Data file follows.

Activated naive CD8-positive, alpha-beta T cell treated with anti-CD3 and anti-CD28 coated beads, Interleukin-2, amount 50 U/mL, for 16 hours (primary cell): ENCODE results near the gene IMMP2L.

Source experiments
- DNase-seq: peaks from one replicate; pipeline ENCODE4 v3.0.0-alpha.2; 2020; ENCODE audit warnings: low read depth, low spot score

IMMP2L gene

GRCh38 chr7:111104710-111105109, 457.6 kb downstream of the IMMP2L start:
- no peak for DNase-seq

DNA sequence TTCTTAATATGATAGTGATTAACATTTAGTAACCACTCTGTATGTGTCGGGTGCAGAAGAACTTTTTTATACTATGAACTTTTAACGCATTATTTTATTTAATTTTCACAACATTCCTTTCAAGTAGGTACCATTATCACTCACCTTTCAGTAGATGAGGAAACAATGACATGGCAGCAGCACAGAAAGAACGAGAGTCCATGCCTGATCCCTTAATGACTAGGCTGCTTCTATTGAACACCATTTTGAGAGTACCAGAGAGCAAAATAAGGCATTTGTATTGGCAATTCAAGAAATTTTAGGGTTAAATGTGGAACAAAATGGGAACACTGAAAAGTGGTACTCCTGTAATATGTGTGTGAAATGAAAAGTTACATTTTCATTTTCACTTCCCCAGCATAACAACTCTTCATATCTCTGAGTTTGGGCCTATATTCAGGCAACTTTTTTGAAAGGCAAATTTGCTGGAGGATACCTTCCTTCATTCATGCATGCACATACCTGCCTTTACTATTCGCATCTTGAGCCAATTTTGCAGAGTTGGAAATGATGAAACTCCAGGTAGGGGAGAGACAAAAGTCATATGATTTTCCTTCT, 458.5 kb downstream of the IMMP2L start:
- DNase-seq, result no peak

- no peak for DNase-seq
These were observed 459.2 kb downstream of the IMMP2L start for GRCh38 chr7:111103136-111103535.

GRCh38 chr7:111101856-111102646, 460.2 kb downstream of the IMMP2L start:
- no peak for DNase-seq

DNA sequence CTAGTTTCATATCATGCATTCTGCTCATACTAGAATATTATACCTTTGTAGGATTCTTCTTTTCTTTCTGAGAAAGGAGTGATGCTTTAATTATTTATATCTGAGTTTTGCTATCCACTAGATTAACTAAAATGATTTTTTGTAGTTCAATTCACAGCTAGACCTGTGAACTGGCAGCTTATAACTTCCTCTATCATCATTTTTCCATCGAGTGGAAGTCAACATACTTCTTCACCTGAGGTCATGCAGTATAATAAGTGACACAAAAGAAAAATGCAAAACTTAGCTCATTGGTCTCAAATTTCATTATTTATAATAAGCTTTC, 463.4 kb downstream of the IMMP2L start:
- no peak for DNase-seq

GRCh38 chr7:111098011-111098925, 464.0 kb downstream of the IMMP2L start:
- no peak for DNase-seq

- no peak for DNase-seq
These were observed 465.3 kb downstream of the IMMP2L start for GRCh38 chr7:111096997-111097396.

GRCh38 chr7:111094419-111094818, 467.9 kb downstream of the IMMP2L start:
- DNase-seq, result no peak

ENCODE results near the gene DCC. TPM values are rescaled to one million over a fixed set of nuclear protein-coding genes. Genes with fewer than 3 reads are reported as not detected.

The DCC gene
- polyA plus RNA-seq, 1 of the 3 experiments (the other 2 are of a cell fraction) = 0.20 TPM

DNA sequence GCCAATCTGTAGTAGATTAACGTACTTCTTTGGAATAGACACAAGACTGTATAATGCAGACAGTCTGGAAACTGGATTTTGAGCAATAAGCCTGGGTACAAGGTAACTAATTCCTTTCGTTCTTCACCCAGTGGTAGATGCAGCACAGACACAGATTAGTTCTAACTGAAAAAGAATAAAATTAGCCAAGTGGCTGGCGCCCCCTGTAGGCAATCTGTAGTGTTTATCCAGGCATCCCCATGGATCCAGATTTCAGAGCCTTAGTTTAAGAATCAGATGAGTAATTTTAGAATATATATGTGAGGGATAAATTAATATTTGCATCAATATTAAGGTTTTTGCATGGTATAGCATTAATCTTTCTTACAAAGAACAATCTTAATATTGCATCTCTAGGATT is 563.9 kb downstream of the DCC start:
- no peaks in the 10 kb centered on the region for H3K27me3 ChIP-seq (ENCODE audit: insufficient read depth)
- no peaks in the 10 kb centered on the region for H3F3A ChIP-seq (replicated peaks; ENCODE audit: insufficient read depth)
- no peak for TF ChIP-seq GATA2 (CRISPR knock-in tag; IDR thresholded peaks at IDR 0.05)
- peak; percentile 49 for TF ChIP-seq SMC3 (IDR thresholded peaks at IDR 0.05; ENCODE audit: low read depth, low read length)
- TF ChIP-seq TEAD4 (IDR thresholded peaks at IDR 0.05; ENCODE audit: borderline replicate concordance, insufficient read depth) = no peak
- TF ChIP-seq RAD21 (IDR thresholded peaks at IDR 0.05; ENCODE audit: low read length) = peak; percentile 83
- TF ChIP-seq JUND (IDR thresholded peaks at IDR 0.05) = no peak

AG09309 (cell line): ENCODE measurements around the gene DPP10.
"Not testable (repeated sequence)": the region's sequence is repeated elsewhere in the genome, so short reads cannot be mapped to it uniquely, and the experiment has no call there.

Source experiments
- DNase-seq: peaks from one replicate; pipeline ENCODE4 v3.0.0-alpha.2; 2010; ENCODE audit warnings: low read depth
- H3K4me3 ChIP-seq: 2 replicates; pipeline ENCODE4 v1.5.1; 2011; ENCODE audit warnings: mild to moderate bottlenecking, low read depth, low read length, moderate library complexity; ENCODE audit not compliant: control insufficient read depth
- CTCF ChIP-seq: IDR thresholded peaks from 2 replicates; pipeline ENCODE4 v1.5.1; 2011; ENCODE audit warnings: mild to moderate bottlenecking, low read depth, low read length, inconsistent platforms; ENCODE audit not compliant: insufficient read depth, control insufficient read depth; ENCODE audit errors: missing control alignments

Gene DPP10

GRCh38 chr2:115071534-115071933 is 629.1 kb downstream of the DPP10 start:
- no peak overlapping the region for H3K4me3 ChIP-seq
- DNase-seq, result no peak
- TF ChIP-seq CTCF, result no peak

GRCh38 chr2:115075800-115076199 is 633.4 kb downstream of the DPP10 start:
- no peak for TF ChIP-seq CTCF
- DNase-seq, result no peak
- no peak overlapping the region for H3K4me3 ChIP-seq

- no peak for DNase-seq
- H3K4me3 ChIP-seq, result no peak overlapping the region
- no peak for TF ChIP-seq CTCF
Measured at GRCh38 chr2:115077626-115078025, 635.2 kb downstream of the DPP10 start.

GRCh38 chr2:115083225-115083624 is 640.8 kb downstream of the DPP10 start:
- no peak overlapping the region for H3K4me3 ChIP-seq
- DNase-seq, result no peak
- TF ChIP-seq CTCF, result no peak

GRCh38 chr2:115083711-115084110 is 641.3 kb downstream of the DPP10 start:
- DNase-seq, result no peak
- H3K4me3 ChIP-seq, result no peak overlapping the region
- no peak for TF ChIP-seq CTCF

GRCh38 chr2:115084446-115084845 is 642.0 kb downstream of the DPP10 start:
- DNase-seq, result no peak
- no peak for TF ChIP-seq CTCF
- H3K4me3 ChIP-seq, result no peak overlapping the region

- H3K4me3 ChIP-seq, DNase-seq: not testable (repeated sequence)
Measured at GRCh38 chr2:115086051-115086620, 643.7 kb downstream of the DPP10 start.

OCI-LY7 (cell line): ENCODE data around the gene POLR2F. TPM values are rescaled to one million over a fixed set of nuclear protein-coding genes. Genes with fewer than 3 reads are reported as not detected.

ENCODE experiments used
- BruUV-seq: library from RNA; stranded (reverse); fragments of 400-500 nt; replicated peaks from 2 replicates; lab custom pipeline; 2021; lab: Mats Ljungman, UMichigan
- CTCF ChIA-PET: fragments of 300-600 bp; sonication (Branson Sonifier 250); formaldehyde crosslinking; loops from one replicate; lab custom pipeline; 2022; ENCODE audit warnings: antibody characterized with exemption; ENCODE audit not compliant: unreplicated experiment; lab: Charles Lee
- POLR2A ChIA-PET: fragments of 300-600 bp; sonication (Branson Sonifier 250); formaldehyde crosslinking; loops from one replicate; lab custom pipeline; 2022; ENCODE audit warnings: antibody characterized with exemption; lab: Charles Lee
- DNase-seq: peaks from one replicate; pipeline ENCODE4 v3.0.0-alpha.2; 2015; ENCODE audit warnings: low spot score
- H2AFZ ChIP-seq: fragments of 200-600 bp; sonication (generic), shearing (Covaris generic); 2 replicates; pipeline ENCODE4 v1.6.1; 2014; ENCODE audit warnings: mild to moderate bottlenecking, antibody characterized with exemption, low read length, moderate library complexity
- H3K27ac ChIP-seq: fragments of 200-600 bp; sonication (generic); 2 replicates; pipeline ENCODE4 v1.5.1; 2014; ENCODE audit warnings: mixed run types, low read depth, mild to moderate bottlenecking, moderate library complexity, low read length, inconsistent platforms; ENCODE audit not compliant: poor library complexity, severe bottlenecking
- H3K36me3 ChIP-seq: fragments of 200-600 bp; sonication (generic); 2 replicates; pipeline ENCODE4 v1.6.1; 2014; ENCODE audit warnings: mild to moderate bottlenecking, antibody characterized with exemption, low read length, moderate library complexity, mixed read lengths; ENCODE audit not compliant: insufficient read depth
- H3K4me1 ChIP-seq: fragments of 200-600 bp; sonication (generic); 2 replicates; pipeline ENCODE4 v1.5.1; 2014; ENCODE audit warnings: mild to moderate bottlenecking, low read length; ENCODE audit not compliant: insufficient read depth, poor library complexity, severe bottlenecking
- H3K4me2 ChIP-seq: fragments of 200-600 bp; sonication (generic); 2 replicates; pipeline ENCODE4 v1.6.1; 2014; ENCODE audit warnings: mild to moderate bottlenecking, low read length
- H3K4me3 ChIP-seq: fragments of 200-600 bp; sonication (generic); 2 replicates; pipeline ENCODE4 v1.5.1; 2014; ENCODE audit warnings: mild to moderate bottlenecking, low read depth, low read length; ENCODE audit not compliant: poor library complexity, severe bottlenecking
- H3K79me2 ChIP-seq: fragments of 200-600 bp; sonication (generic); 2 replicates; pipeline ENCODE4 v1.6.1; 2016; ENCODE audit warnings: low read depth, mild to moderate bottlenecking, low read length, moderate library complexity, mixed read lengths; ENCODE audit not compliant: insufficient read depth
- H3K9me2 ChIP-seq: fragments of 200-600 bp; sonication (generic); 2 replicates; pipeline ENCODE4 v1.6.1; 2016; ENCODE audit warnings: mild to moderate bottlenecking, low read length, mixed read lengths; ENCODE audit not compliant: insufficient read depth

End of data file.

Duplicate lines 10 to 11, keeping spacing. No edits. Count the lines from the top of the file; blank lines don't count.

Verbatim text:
These were observed 459.2 kb downstream of the IMMP2L start for GRCh38 chr7:111103136-111103535.

GRCh38 chr7:111101856-111102646, 460.2 kb downstream of the IMMP2L start: